posted by Carillon (2 comments total) 2 users marked this as a favorite
I didn't know what to expect from this as Haneke seems to trend more towards horror. While this definitely has horrific elements, it was really thoughtful and slowly paced. I don't know if one can 'like' a movie like this, but I really appreciated it. It has a lot to chew on about the expulsion of violence from the imperial core out to the provinces, and how that coming home is shocking. But also that it shouldn't necessarily feel different, people are still suffering violence, we just don't have to care. Certainly it seems very forward looking in 2024 thinking about guns and gun violence as well.
posted by Carillon at 4:31 PM on May 27

I didn't know what to expect from this as Haneke seems to trend more towards horror.

I've seen everything he's ever made and it would never occur to me to say this. Perhaps Funny Games and maybe Benny's Video, but nothing else is remotely horror to my perspective.

I like 71 Fragments quite a bit (I met with Haneke about distributing it in North America way back when), though it's been a number of years since I've seen it.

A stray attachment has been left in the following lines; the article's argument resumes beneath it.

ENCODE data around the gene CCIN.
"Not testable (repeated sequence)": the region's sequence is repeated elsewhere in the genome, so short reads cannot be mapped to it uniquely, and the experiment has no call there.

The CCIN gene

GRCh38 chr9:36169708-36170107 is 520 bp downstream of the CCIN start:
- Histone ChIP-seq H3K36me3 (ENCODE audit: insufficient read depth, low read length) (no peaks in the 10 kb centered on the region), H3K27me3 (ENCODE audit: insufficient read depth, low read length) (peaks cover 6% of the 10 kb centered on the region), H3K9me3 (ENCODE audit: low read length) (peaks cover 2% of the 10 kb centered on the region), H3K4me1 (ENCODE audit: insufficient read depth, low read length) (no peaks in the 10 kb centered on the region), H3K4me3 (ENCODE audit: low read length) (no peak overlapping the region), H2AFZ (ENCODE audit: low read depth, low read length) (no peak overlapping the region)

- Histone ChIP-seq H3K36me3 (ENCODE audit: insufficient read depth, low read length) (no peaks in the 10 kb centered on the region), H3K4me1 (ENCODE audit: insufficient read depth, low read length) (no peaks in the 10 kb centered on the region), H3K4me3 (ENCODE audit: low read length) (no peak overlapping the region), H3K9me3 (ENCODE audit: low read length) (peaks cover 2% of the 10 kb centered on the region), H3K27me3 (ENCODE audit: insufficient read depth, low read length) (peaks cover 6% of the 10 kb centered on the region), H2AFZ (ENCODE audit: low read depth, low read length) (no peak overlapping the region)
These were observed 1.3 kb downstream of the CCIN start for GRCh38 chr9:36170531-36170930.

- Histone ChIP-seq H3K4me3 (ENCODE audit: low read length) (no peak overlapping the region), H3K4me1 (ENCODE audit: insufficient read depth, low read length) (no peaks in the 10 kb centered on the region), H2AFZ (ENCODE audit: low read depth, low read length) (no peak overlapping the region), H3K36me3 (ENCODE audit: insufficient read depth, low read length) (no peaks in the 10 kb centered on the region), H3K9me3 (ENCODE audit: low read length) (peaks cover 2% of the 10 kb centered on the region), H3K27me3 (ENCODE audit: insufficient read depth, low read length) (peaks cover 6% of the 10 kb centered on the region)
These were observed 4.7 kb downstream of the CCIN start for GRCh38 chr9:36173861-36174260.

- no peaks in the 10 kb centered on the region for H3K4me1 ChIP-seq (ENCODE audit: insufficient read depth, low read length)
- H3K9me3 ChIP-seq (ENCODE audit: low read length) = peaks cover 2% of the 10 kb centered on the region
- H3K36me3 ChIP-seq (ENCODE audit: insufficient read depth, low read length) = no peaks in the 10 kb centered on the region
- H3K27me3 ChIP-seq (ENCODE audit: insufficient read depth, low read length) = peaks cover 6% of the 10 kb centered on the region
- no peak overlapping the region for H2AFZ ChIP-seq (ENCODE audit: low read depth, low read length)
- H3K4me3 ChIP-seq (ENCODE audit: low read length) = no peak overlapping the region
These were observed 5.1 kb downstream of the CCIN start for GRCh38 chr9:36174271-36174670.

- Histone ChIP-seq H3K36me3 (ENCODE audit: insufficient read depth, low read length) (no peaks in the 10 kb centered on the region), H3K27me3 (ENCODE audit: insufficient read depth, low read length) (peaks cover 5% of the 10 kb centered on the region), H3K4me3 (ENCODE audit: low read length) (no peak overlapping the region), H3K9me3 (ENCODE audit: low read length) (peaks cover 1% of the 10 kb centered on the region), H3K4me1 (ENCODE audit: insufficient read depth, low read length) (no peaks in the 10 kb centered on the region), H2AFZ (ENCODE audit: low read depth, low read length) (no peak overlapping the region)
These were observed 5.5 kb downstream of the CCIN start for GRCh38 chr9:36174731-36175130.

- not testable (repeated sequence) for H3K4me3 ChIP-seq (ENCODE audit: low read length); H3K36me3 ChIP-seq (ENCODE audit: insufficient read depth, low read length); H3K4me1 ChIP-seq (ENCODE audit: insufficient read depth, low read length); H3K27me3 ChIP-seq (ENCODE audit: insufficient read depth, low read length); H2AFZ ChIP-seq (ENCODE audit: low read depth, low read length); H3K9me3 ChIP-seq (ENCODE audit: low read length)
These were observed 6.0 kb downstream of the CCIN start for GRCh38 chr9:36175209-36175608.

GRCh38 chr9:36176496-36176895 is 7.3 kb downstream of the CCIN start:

It seems like a trial run for Code Unknown which I think is unquestionably a better picture.

If you appreciated 71 Fragments, you may also appreciate Markus Schleinzer's Michael. Schleinzer was Haneke's casting director for a while and his debut film has a similar vibe to Haneke's first three pictures. I told him this at the premier and he thankfully took it as a compliment.

There's also The Moor's Head, which I believe is the only thing Haneke ever wrote that someone else directed. I hate the ending but up until then it's fascinating. Very hard to find that one though.
posted by dobbs at 6:00 PM on May 29 [1 favorite]